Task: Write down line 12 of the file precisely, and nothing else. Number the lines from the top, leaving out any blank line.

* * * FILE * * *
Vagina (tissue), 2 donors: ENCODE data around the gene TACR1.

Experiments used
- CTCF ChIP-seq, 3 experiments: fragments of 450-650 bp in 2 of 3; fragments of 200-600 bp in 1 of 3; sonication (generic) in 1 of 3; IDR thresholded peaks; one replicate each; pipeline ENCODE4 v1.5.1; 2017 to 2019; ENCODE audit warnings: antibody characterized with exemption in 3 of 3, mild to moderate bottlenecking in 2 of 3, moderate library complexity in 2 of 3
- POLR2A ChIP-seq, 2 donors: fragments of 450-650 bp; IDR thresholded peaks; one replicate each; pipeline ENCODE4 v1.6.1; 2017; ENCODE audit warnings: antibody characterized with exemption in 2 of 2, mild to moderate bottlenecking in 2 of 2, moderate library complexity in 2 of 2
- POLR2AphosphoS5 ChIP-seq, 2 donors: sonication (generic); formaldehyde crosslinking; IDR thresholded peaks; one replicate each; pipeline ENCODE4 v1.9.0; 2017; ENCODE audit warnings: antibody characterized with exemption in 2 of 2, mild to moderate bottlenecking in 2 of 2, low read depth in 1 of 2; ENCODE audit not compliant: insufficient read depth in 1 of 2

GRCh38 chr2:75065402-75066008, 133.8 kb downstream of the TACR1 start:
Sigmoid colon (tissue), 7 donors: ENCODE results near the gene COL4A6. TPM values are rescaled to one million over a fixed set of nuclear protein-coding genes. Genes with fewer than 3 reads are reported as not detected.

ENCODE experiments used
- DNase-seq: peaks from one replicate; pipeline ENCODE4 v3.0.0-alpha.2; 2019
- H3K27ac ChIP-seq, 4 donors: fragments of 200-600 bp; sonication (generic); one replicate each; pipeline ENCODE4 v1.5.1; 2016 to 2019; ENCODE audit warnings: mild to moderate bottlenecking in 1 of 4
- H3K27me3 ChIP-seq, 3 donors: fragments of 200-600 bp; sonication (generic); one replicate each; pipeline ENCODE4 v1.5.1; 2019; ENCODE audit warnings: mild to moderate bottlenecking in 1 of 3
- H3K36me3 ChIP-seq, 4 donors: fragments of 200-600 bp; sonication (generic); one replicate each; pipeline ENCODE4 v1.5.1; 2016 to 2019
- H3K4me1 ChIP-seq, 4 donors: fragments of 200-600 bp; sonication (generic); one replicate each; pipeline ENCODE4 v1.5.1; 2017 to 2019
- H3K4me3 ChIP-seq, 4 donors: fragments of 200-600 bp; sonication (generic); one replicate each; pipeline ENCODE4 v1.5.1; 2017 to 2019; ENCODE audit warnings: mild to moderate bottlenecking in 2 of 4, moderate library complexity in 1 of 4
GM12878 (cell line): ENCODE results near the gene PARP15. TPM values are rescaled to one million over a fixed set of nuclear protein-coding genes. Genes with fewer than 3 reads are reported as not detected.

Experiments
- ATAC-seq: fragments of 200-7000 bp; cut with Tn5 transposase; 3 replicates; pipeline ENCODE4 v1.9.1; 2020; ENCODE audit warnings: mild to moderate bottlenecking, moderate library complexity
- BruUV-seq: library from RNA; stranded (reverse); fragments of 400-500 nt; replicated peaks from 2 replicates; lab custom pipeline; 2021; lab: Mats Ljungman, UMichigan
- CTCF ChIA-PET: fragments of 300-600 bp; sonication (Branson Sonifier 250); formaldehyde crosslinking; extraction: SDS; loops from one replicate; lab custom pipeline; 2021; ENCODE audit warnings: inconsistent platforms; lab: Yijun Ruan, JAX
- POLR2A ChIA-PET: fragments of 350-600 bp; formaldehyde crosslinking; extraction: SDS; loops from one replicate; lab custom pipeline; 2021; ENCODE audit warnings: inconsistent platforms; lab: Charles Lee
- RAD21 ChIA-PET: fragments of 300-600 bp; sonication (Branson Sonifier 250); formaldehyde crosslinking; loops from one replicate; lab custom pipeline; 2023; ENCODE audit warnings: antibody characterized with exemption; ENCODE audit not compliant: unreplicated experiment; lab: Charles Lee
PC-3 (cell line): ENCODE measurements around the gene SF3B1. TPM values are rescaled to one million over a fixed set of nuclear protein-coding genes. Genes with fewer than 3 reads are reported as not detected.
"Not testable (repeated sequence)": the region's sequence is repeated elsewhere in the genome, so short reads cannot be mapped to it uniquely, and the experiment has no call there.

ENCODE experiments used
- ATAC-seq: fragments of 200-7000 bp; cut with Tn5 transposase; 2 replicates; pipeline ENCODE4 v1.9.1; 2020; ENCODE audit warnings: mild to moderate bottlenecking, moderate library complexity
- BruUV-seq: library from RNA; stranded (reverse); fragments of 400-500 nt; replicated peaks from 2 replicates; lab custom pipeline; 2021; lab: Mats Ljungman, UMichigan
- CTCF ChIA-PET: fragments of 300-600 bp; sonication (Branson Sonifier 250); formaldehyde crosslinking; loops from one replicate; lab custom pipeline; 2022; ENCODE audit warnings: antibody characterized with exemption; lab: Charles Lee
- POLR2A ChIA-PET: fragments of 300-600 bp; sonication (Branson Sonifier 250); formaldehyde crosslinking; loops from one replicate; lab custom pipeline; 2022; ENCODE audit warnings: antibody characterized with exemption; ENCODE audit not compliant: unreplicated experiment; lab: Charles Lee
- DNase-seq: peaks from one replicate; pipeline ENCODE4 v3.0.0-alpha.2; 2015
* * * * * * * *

- H3K36me3 ChIP-seq, 4 donors: fragments of 200-600 bp; sonication (generic); one replicate each; pipeline ENCODE4 v1.5.1; 2016 to 2019